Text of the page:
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How Does A Court Enforce Its Judgment?

Congratulations! You won the lawsuit you filed! Now what? That depends on the state where the court is located, the type of lawsuit involved, and what you seek. Most lawsuits seek money, but they can also involve one party wanting another to do or refrain from doing something. This is a general overview from a partnership dispute lawyer of common steps you would take after a successful legal action to obtain the relief you seek.

Obtain A Judgment

You filed the lawsuit, making you the plaintiff against another party, the defendant. You may obtain a judgment:

  • There’s a trial, and the factfinder (the judge or jury) finds in your favor
  • Because the defendant never showed up or committed serious wrongdoing in the course of litigation (disobeyed court orders, committed perjury)
  • After the case settles, the judge orders the parties to comply with a settlement agreement 

The order signed by the judge would list what the defendant needs to do, how, and when.

Initiating Enforcement Proceedings

After the judgment is final (appeals are exhausted or the deadline to file for an appeal passes), you can begin enforcement proceedings. This usually involves filing a request with the court, often called a “writ of execution” or a similar term.

Enforcing The Judgment

Depending on the circumstances, the court may use different methods to enforce the judgment. According to Focus Law LA, for money judgments, there could be:

  • Wage garnishment: You can ask the court to order the debtor’s employer to withhold a part of their wages and send it to you
  • Bank levies: The court may order banks or other financial institutions holding the defendant’s funds to freeze and transfer them to you
  • Asset seizure and sale: The court may issue an order to seize and sell the defendant’s non-exempt assets (property, vehicles) to satisfy the judgment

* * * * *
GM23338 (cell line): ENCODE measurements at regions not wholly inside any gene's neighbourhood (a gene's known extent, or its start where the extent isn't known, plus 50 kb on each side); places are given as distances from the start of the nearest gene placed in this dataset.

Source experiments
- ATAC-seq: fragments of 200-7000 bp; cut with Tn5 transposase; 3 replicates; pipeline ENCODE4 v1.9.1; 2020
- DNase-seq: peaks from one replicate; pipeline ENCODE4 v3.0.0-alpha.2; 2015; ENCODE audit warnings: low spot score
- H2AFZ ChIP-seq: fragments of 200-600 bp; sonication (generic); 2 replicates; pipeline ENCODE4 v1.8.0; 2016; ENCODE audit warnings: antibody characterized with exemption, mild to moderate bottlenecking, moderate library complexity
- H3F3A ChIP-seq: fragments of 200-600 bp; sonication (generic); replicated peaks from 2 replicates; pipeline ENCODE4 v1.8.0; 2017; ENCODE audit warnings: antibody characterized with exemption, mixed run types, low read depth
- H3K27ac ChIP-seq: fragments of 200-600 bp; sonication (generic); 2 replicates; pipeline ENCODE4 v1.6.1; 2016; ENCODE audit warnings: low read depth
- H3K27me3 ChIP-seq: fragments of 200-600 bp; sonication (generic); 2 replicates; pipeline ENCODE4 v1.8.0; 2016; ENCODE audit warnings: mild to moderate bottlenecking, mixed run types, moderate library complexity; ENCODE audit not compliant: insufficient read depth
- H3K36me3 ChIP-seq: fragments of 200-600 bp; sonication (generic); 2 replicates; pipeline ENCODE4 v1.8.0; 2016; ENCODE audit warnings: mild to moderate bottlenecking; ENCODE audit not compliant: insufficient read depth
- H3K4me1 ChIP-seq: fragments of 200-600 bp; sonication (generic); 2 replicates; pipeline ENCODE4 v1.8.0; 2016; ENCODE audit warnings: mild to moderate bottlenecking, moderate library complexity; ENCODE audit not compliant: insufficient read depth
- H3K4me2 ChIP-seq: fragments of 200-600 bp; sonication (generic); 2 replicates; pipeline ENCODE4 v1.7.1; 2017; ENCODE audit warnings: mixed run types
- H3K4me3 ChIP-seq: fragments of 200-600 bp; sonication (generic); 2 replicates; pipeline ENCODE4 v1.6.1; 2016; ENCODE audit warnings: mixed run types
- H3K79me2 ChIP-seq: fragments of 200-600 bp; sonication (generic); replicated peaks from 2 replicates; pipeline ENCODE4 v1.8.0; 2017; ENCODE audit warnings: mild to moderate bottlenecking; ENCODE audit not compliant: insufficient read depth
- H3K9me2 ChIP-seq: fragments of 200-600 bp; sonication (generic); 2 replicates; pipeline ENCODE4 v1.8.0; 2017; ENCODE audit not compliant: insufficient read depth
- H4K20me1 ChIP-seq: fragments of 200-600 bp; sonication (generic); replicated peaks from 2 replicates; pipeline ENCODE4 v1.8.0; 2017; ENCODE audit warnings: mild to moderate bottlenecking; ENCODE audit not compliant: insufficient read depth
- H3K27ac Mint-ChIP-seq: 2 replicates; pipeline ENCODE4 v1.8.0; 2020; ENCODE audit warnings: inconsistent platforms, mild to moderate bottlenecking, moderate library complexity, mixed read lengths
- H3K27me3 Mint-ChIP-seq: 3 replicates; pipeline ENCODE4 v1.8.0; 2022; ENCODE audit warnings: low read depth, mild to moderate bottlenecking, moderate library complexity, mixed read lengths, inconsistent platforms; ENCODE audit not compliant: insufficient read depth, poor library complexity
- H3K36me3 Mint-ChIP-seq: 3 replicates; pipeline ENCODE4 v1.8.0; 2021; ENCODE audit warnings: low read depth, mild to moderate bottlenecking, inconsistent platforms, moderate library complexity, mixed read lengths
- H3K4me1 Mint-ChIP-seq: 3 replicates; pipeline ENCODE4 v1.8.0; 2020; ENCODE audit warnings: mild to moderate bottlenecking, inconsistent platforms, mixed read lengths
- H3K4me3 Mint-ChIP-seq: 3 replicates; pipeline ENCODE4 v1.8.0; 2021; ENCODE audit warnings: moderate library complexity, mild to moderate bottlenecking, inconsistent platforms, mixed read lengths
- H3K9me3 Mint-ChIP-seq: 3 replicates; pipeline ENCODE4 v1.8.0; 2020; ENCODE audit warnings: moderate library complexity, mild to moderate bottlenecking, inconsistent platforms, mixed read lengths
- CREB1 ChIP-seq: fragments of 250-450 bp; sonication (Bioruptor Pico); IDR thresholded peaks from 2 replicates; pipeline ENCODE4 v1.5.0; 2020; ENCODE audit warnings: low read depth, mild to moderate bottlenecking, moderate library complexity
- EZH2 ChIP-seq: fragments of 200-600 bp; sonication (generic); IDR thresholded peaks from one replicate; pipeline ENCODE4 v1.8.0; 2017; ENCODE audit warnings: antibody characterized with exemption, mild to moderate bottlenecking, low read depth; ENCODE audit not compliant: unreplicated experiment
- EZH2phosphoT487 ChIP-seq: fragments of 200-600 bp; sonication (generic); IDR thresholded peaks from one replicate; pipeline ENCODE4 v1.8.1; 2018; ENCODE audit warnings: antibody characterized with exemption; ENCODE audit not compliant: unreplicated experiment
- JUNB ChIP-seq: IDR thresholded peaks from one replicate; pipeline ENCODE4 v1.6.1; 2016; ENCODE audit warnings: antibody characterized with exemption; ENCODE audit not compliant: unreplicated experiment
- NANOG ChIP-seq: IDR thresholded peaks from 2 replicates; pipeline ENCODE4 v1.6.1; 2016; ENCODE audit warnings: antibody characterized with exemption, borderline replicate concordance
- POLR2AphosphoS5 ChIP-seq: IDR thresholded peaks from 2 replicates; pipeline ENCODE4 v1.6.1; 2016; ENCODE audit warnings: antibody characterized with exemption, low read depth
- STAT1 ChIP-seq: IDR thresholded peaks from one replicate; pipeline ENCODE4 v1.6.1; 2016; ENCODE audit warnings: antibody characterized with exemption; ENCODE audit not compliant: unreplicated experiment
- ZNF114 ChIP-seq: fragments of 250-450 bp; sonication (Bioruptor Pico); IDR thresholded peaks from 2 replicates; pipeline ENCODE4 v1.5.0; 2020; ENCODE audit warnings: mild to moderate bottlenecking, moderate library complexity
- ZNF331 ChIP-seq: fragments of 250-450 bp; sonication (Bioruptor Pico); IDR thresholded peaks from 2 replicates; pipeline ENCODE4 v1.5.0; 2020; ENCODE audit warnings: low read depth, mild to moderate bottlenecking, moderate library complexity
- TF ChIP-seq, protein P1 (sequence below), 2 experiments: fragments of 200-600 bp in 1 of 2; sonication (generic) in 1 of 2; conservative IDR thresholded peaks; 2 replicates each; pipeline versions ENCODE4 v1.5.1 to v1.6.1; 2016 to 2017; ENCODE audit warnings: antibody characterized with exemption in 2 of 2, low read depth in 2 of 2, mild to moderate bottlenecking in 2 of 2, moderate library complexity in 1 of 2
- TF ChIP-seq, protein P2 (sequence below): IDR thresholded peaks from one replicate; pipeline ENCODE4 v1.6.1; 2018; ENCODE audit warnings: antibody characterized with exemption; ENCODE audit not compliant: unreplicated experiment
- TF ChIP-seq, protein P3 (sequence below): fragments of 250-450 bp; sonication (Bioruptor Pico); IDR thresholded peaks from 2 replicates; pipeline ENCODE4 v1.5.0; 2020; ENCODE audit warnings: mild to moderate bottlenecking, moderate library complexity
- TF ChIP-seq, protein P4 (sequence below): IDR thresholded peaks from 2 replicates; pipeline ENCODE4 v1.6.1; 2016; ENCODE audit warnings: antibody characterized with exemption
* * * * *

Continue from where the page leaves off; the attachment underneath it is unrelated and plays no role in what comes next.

If the result you seek is the defendant taking an action or refraining from acting:

  • Specific performance: The judge may order the defendant to perform particular actions outlined in the judgment
  • Contempt of court: If the debtor disobeys a judge’s order, the court may find them in contempt and impose sanctions, such as fines or even jail time

Each case is unique, and the degree to which a defendant may be reluctant to comply varies. If a defendant is ordered to provide a plaintiff with an amount of money they don’t have, depending on the reason for the lawsuit, the defendant may be able to obtain protection by going to federal bankruptcy court and asking that they be declared bankrupt. If they’re successful, your judgment may be one of many debts, and you could be one of several parties seeking payment. The judgment may only be partially fulfilled or not at all.

Additional Considerations

Debtor exemptions: Most states have laws protecting a certain amount of the debtor’s assets from seizure to prevent them from becoming destitute. There may also be a time limit for you to enforce your judgment. If you miss it, you will lose your right to obtain what you sought.

An important consideration before filing a legal action is whether the defendant is “judgment proof.” This means that even if you win your case, you won’t get what you want because they’re unable to do what you want and lack the assets you seek. If that’s the case, your lawsuit would be a waste of time and resources.

If you need help with a judgment, contact a lawyer near you.